I-D | Miles Aldridge on working with Maurizio Cattelan, Gilbert & George and Harland Miller

The photographer’s new body of work sees him collaborate with a few iconic artists, to tell a story about the power of imagery.

Felix Petty


“A door opening is the beginning of many great stories,” Miles Aldridge says, when asked about an image of the artists Gilbert & George opening the front door of their house at number 12, Fournier Street. The collaboration with Gilbert & George forms one third of Miles’ new exhibition, (after), recently opened at London’s Lyndsey Ingram Gallery.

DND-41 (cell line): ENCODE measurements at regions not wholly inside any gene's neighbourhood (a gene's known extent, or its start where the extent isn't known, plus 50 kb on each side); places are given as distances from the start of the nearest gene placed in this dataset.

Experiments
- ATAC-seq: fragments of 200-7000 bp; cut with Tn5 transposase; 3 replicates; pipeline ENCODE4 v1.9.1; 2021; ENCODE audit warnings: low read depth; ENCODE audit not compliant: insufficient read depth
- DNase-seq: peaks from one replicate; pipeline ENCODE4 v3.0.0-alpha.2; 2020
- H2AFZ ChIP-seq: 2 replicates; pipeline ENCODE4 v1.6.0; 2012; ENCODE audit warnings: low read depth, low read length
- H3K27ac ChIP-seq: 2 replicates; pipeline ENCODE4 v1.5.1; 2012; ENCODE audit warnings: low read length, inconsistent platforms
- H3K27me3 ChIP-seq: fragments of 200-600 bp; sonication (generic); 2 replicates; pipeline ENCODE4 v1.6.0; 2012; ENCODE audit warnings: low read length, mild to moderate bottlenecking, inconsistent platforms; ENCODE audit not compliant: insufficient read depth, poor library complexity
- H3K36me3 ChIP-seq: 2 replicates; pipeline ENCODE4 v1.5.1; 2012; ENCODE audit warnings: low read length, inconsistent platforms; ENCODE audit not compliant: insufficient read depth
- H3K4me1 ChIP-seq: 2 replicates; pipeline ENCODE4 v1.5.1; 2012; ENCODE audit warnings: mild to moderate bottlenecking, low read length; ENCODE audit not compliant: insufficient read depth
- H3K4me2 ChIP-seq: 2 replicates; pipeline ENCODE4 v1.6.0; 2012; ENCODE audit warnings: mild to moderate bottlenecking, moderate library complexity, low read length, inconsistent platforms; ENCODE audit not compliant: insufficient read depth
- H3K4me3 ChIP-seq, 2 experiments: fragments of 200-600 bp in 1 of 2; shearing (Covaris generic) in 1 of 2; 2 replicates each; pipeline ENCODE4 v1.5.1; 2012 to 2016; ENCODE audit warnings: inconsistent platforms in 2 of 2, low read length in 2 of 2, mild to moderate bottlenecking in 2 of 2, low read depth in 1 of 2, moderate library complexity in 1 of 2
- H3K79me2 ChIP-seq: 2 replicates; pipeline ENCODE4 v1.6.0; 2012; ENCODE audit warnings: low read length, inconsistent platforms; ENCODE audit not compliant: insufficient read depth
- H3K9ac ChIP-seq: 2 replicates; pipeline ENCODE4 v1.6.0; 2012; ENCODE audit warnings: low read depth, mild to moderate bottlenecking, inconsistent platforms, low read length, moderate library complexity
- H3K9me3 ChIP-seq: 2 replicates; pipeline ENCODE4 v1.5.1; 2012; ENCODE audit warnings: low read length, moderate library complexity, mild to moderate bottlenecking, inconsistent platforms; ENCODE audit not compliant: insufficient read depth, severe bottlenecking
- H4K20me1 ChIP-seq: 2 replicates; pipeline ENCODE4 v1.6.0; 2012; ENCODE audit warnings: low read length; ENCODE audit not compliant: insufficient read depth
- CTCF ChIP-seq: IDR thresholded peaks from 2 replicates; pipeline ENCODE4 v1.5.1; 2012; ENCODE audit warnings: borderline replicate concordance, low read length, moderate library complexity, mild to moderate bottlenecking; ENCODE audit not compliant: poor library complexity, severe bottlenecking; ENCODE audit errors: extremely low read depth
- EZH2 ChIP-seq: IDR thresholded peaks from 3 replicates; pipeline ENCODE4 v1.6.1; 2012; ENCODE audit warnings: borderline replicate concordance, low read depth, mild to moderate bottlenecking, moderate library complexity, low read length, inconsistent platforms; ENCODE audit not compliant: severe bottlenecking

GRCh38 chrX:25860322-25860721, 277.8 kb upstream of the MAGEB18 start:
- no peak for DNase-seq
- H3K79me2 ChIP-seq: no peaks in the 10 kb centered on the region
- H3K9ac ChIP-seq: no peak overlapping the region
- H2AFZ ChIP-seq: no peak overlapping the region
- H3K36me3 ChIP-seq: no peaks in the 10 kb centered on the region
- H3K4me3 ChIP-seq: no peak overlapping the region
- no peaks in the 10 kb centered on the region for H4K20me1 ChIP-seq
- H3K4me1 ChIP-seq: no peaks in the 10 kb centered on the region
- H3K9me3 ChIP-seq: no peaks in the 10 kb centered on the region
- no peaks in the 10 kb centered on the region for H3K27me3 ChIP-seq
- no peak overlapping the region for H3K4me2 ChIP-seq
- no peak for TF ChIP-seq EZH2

Storytelling is at the heart of much of the work in (after) — which transforms the work of sculptor Maurizio Cattelan and painter Harland Miller, alongside Gilbert & George, into the raw material of Miles’ photographic work. He creates surreal images of Maurizio sculptures confronted by an otherworldly nude female or imagines Gilbert & George in a chamber drama, playing host to a mysterious androgynous visiter. Harland Miller’s large scale paintings of book covers are turned into paperbacks and found in the hands of kitsch 50s pin ups. “I think it’s a mark of great confidence, and beautiful modesty, for an artist to let another do this to their work,” Miles adds.

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